Elizabeth - Page 58

I closed my eyes as her sobs filled the penthouse, and it broke my heart. I needed to make it up to her somehow. I needed to try and find a way to show my gratitude. Because it was her that had solidified the next leg of my company’s sprint to the top.

I stepped off the balcony and closed the door behind me. I closed my eyes and let the heart-wrenching sound of her sobs fill my ears. I didn’t want to forget them. I didn’t want to get sidetracked in my mission. I was about to walk the streets of Vienna to find the perfect token of my gratitude, and I didn’t want the beauty and the rawness and the sounds to drown out the sadness of the woman I was doing this for.

I left the suite.

Despite my driver’s insistence that he drive me around, I set myself to walking. The pavement underneath my feet pushed me along, and I got to mingle with the happy people of the city. Rarely did I do something like this. Usually, I was racing in a car to get somewhere in time, a meeting or a gala event or a charity function. Sometimes a business lunch or dinner, usually on me. I stopped and looked around at all the shops, taking in the richness of the culture even in the modernized stores that surrounded me.

Elizabeth would’ve enjoyed taking this walk with me.

I kept pressing forward until I came across a jewelry shop. I gazed in the window and saw some of the most beautiful pieces I’d ever laid eyes on. I never bought jewelry in the States. It was all diamonds and man-made gems. Real gems were hard to come by. Real emeralds and real rubies and real sapphires were almost unheard of in jewelry at this point. But as I stood there gazing at the one-of-a-kind pieces, I knew I had found the store.

“Sir, we’re about to close.”

I looked up at the clerk behind the counter, who was clutching a bag in his hand.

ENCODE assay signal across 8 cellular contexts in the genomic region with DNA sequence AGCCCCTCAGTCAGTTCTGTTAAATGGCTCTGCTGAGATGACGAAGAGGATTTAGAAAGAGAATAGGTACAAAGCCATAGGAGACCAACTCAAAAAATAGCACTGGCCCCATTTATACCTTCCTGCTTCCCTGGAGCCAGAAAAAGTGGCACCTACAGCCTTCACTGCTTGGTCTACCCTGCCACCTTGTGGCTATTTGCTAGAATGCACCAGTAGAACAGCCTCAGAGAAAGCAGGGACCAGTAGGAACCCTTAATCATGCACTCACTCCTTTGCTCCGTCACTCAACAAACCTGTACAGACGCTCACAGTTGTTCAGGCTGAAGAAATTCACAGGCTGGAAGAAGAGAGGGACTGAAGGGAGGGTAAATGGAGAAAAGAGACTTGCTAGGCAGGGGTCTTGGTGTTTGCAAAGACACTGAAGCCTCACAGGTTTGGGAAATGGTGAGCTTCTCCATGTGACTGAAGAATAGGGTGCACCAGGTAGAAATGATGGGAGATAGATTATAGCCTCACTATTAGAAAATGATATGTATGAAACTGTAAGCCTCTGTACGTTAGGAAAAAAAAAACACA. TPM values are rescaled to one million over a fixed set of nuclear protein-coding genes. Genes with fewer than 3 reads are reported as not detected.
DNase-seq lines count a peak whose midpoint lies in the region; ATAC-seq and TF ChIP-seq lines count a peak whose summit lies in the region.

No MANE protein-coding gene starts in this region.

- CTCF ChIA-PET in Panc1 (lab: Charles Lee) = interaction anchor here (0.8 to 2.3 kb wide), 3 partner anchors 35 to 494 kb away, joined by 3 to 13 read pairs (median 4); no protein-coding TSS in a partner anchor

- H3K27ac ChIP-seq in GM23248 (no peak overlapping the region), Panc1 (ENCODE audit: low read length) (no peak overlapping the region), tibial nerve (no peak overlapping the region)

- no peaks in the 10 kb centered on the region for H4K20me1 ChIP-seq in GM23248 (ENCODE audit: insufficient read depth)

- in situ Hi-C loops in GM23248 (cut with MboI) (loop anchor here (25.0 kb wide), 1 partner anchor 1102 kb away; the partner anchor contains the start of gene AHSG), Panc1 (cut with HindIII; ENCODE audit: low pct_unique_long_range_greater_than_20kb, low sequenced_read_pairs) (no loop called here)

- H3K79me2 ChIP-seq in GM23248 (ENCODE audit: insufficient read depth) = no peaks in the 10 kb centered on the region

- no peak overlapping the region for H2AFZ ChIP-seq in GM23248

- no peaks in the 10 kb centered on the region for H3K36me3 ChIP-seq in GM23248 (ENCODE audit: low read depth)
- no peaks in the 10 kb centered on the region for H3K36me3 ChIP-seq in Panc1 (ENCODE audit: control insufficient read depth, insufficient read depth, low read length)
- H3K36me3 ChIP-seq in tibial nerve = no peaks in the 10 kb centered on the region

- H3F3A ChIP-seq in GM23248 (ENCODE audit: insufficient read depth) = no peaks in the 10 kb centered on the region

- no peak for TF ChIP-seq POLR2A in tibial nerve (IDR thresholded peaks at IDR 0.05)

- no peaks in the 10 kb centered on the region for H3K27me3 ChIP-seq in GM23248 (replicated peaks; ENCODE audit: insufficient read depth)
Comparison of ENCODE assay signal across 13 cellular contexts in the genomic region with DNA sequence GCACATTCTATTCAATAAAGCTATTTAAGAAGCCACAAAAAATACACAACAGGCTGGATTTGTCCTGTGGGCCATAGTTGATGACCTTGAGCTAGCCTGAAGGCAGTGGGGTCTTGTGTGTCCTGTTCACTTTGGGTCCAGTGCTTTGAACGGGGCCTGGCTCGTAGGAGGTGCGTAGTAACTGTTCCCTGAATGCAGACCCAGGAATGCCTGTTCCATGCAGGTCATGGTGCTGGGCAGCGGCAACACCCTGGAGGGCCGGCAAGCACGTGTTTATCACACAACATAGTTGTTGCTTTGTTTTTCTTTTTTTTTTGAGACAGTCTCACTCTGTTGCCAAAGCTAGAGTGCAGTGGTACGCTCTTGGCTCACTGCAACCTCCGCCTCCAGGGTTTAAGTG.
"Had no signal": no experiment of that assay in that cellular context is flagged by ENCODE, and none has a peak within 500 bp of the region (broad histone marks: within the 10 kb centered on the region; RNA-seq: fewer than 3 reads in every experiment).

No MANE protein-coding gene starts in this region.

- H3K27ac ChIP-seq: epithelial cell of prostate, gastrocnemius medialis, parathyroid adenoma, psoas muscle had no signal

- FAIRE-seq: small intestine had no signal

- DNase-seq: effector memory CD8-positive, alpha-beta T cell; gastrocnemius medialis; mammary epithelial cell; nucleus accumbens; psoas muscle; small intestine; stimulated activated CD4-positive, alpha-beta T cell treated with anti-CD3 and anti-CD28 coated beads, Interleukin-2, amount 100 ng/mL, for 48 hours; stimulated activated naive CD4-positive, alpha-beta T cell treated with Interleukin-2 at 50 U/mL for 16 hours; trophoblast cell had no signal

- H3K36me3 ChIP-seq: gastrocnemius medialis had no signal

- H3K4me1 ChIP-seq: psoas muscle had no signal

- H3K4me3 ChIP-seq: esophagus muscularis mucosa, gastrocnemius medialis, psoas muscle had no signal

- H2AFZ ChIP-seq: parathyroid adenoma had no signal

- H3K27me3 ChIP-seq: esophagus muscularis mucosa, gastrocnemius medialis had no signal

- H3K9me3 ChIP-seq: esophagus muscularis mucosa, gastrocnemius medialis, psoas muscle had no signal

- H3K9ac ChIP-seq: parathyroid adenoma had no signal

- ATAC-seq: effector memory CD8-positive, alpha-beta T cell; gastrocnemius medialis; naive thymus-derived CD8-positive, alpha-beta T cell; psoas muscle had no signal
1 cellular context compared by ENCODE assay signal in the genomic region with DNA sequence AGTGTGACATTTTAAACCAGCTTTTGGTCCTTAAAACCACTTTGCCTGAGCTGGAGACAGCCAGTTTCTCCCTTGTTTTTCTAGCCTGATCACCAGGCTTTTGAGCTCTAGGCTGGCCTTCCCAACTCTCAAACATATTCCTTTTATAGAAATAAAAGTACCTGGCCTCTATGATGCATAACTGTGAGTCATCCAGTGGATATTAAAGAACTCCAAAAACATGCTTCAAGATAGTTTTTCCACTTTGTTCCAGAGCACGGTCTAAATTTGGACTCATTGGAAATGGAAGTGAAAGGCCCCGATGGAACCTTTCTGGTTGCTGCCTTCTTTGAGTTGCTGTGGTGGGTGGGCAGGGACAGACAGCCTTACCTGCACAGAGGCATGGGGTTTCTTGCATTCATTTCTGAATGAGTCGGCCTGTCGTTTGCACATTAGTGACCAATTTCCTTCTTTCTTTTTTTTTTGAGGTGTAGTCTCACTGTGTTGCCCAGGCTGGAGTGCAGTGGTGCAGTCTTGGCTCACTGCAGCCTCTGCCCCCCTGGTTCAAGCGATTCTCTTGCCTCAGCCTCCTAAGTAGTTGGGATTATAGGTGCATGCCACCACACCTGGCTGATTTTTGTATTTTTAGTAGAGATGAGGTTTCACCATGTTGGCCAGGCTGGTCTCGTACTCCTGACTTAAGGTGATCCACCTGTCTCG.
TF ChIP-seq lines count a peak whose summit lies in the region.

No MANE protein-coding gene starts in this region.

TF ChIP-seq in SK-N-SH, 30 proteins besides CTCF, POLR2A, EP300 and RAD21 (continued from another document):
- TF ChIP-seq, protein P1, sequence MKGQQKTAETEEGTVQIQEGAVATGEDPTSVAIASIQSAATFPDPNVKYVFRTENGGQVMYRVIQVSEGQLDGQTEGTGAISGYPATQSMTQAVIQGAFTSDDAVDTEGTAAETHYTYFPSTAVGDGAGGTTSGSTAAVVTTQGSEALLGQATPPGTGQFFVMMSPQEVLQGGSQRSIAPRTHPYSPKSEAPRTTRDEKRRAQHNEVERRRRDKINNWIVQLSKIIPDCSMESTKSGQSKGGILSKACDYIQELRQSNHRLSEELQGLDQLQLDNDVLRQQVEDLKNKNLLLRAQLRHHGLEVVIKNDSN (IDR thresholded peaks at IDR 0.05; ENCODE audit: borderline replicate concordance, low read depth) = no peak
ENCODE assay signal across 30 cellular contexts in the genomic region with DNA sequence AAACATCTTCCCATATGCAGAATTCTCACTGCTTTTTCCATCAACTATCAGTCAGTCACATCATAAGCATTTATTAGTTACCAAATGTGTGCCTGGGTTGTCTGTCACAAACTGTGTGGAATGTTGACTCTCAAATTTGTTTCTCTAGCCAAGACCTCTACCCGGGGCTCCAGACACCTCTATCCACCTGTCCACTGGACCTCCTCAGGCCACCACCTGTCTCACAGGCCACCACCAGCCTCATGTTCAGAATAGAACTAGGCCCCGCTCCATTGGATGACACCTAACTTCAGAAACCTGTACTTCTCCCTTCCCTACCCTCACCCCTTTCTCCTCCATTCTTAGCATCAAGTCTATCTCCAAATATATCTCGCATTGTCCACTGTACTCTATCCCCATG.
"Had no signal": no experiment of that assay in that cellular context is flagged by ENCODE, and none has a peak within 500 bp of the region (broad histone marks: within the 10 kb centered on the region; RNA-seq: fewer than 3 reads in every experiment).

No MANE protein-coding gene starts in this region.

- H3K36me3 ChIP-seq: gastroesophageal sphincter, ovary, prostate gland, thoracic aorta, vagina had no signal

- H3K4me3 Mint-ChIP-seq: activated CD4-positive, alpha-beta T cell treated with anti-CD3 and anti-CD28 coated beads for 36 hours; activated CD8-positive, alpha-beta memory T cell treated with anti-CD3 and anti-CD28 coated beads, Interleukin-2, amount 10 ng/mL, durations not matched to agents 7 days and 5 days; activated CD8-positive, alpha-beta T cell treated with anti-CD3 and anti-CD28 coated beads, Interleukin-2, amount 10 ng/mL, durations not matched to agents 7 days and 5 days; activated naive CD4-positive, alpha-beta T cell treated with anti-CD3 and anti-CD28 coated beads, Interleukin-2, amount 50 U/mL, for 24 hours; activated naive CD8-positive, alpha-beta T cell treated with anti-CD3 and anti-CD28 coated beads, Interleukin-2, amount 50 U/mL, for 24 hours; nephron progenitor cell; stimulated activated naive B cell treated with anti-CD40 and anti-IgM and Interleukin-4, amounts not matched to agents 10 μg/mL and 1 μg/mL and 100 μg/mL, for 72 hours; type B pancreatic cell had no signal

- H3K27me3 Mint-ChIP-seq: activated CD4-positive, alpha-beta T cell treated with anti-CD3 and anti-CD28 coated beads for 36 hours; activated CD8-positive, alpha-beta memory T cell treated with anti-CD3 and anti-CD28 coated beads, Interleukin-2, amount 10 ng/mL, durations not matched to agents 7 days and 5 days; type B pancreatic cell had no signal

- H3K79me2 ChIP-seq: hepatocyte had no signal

“I’ll give you one hundred euro on top of my purchase to let me look around,” I said.

“Let me know if I can be of service,” the man said as he set down his bag.

I slid my hands into my pockets as my eyes graced the cases. There were stacks of jewelry with diamonds as the accent piece instead of the main event. No one made jewelry like that any longer. And all of it would’ve looked stunning on Elizabeth. The rings would’ve sparkled on her delicate fingers, and the bracelets would’ve sat lovingly on her dainty wrists. The dangling earrings would’ve accented the length of her glorious neck, and the jeweled hairpins would’ve kept her long, wavy brown hair piled high upon that head of hers that held a brain that consistently shocked me with its knowledge of the world.

I wasn’t shocked because she was an escort. I was shocked because she was a woman. But not in the bad sense. As I looked over the necklaces the store boasted of, I came to understand Elizabeth’s anger a little more. She probably had many clients who perceived her as nothing but arm candy and a sex toy, something that made me cringe inside. Such an intelligent mind and a fluid persona encased in a luxurious body, and she had so many men come in and out of her world that didn’t ever appreciate the woman she was. I wasn’t shocked at her talents or her grace or her intelligence because she was an escort. I was shocked because she was a woman.

Because in my experience, women were only after money. Be it because they were escorts or because they were beautiful and they knew they could if they flaunted their beauty at the right man.

Elizabeth was the kind of woman who stood on her own two feet, who could hold her own conversation in French about French politics. A woman who could serenade you with memories of her childhood and seduce you with nothing but a glance across the room. She was a woman who rode in on her capabilities, not her assets.

She was the perfect woman and had been the perfect escort for our weeklong venture.

“May I see that one?” I asked.

The man came over to the glass case and unlocked it. He pulled out the display necklace, and I knew the second it hit the light that it was the one I would get her. The perfectly cut circular rubies were separated by the best quality of pearls I’d ever come across. And between each set of three, there was a small punctuation, a small, erratically shaped onyx stone that gave the necklace some character.

Pearl, ruby, pearl, onyx. Pearl, ruby pearl, onyx. White for her supposed innocence, red for her fiery nature, and black for her endless intelligence. It was a necklace fit for a queen, and it was now Elizabeth’s.

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